MUMBAI—Psychological analysis of the characters and 300-year-old leather techniques made up the “Padmavati” wardrobe, revealed designer duo, Vipul Amar and Harsheen Arora.
Ranveer Singh’s and Shahid Kapoor’s characters in Sanjay Leela Bhansali’s epic have already left everyone spellbound and waiting for more. After making Sushant Singh Rajput look like a warrior in “Raabta,” their Delhi-based design house, The V Renaissance has showcased their design proficiency in this film.
“They first approached us to create one look for Ranveer Singh’s earlier battles in the film, and then they also asked us to create the armor for Shahid Kapoor’s final battle. After Mr. Bhansali saw these armors, he loved them so much that he asked us to create one for Khilji’s final battle as well,” said Amar. In fact, the armor for the final battle was revealed by them on Bhansali’s birthday and going by his reaction, it was the ideal birthday surprise for him.
These armors are a result of back-breaking research not only regarding their authenticity but also the functionality. The duo consulted an engineer to confirm the robotics incorporated in the armors.
“Authenticity and mobility of the armors was our prime concern, as it is imperative that the actor is able to perform stunts while wearing them. Hence, we carried out thorough research on the armories and weaponries of the era around which the film revolves. We employed actual historical techniques to create the armors such as the Cuirboilli technique of sculpting, chiseling, inlaying, to name a few, while making sure they align with today’s standards of comfort and weightlessness,” added Amar.
Accompanying historical and functional research, the construction of the armors also comprised Arora’s expertise – the psychological analysis of the characters being portrayed by Kapoor and Singh as actors along with Bhansali’s vision of his characters. Ratan Singh (Kapoor) is an embodiment of love and patriotism while Allaudin Khilji (Singh) embodies conquest and invasion.
Interestingly, even though the same materials have been used in their armors, they have been treated differently to depict their opposing personalities. Both the characters are so strong and contrasting that the challenges while designing for both cannot be compared. The techniques used in armors for both of them vary drastically.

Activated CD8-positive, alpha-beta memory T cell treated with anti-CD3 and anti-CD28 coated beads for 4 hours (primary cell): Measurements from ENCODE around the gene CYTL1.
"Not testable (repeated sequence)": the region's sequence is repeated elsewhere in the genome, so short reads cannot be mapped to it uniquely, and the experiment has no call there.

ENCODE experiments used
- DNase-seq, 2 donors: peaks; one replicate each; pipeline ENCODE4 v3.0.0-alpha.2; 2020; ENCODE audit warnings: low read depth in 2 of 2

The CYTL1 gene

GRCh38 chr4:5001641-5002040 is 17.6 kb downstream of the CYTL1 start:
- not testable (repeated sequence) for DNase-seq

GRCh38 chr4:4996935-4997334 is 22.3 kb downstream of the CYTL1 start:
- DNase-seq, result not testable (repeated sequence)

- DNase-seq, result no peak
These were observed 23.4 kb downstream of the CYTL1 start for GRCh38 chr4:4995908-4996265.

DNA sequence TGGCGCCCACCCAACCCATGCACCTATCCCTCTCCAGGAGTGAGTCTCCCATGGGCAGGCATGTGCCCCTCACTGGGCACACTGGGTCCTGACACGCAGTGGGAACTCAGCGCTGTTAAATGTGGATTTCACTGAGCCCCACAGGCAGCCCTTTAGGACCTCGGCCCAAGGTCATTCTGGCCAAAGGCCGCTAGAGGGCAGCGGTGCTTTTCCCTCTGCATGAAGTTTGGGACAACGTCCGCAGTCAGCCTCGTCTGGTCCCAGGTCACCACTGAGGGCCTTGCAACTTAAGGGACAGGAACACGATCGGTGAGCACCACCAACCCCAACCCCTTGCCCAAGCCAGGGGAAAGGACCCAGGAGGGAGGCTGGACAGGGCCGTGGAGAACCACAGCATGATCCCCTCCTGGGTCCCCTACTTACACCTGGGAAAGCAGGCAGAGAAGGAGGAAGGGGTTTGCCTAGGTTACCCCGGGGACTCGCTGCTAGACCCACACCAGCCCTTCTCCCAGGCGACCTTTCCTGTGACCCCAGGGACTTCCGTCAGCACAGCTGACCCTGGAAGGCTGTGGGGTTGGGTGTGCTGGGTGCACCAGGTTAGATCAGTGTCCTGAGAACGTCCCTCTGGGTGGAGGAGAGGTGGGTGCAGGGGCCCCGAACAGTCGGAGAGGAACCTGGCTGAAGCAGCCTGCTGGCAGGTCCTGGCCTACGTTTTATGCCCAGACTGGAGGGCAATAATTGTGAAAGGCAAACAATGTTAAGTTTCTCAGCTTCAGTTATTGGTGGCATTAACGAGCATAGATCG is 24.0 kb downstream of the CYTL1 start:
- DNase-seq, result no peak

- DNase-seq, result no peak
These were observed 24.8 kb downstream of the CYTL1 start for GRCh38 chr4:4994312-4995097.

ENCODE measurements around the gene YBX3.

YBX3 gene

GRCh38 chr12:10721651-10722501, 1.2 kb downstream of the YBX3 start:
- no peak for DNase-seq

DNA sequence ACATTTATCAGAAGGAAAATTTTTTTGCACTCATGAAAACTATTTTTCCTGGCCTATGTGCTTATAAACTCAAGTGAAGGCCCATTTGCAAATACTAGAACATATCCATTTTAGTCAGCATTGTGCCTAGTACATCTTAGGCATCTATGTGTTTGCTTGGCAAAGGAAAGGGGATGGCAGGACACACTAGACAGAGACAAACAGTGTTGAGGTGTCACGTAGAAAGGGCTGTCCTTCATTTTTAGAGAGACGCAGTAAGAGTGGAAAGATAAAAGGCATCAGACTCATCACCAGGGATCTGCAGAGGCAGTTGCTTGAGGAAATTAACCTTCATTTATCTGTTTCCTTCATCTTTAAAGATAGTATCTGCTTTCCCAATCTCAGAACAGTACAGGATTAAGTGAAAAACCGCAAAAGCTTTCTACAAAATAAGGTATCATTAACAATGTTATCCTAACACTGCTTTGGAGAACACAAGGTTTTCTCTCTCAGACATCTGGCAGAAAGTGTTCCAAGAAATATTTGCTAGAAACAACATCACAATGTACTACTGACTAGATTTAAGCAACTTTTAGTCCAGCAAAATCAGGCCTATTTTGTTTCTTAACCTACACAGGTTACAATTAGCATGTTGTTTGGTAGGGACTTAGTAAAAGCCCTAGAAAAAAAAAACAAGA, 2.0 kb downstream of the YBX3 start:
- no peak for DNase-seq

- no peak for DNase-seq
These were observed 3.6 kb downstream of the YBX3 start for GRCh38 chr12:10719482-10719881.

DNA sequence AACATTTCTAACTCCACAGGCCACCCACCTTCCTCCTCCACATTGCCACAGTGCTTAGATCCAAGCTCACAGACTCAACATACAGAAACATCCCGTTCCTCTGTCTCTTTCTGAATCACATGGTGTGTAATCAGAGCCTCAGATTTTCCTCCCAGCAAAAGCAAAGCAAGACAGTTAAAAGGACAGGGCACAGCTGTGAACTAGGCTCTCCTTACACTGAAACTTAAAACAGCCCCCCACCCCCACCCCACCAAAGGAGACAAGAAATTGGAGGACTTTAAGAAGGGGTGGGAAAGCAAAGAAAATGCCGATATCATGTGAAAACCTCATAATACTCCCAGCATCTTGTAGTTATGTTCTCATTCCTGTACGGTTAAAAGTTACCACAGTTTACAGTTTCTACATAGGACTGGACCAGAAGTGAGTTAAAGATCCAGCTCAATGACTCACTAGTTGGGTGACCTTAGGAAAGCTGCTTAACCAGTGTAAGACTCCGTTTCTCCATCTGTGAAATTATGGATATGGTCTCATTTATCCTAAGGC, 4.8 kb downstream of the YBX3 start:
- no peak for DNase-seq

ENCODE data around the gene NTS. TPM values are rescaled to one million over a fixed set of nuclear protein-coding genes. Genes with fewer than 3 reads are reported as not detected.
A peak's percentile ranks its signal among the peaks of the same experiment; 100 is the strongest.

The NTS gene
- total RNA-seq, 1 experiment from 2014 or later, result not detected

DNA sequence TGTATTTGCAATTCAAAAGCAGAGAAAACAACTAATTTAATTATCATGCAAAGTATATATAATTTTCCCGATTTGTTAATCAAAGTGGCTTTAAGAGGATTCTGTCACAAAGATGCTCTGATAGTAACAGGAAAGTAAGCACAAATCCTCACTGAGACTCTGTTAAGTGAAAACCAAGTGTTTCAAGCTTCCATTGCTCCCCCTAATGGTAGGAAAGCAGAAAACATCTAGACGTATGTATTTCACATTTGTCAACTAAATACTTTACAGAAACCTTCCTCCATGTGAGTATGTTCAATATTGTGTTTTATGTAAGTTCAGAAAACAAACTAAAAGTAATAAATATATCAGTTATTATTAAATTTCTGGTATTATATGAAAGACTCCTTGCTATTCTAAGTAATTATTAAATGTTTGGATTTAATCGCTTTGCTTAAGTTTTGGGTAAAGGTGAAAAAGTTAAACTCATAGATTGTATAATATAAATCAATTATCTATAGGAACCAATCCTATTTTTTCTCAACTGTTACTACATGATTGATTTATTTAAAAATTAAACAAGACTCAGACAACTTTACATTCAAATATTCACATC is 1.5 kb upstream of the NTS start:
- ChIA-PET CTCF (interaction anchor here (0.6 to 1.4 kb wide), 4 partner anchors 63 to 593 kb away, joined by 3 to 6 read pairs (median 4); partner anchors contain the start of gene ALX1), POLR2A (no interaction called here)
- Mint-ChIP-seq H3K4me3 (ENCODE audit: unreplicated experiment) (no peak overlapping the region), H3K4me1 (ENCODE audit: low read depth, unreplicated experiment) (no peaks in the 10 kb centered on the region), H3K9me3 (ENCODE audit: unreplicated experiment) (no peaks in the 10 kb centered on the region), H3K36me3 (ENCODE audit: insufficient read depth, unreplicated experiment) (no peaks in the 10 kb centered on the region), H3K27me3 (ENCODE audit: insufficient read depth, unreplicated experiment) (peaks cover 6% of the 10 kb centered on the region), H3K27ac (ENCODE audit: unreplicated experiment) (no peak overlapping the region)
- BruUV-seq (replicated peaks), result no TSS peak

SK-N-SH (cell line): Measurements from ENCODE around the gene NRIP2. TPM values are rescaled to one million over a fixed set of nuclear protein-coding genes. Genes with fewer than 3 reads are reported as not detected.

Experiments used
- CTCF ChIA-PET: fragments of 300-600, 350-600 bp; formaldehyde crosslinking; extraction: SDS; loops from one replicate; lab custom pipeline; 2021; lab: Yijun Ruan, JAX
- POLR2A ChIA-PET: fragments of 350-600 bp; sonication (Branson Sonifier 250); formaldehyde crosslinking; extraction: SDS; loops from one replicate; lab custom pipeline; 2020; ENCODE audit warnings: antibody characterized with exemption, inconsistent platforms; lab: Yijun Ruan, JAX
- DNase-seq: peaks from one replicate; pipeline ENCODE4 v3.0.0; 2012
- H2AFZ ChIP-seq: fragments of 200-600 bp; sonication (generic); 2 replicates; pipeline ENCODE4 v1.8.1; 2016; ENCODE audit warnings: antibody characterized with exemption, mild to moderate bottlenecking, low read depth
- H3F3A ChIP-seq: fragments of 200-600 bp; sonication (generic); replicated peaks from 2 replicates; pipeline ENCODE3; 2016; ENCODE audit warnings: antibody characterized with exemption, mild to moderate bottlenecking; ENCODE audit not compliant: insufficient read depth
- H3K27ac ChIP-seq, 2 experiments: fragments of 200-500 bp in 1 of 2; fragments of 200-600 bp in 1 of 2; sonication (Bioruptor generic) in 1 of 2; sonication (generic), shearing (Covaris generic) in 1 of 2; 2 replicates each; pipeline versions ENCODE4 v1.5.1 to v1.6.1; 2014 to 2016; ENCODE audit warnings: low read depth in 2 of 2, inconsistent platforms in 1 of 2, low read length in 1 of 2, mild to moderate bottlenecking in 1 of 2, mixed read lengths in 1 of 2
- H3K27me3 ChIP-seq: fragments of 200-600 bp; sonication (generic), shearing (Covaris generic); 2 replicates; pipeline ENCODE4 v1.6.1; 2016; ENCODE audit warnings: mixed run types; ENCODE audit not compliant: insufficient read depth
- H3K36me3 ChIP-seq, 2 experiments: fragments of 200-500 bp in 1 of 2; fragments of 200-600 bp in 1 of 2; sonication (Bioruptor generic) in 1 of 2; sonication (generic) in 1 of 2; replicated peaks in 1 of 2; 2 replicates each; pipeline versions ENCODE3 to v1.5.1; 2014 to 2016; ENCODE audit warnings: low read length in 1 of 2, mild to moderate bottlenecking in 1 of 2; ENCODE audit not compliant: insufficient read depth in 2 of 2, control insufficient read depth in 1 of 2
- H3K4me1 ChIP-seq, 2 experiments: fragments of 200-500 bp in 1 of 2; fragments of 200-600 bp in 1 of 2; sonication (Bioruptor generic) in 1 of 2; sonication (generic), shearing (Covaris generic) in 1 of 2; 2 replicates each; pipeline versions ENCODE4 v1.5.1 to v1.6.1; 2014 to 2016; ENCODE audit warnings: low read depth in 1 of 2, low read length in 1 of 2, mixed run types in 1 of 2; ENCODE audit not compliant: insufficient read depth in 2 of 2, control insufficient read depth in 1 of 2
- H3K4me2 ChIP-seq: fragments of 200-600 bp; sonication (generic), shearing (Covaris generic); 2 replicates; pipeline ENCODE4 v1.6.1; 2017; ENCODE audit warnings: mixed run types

Arora said, “Once I was able to get into the psyche of Maharawal Ratan Singh, it helped in bringing elements to his armor that represent nobility and honor. Even the colors used for his armor show just that. The blood red depicts honor, love and eagerness to serve one’s land and the deep gold stands for courage, generosity and passion. Not only that, the design elements in Kapoor’s armor are inspired by the sun-rays, and the chest plate is colored like the Rajputana soil at different times of the day. ”
On the other hand, Khilji’s armor represents the Sultan that he envisioned himself as being. “The leather lions on his shoulders show his strong-headedness. The Lions have been chiseled and hammered to bring into form as part of the technique that is also symbolic to Khilji’s conquest. Also, the darkness of the character has been enhanced by engraving reptile scales on the lion heads,” added Arora.
Even the storage of these costumes is one of a kind. When not in use, the armors rest on life-sized mannequins, which are then placed inside vintage closet trunks. These are no ordinary trunks since they are fitted with lights and wheels for easy transport when the armies are moving in caravans before settling at base camp. All this helps transport the actor psychologically into that time and era.
The story of “Padmavati” is about Rani Padmavati, said to be one of the most beautiful women ever to exist. This real-life story is the epitome of love and sacrifice between Padmavati and Rana Rawal Ratan Singh, the Rajput ruler of Mewar. Their perfect life took an unfortunate turn when Allauddin Khilji’s lustful eyes gazed upon the queen.
Khilji is known as one of the most brutal rulers of the Khilji dynasty, who ascended the throne by killing his father-in-law, his brothers-in-law, and their uncles. He was known for attacking states, only for their land and women. And the motive behind the attack on Mewar was none other than Padmavati. Chittorgarh Fort, today, stands as an epitome of the true Rajputana spirit, loyalty, fidelity and bravery and a symbol of women power.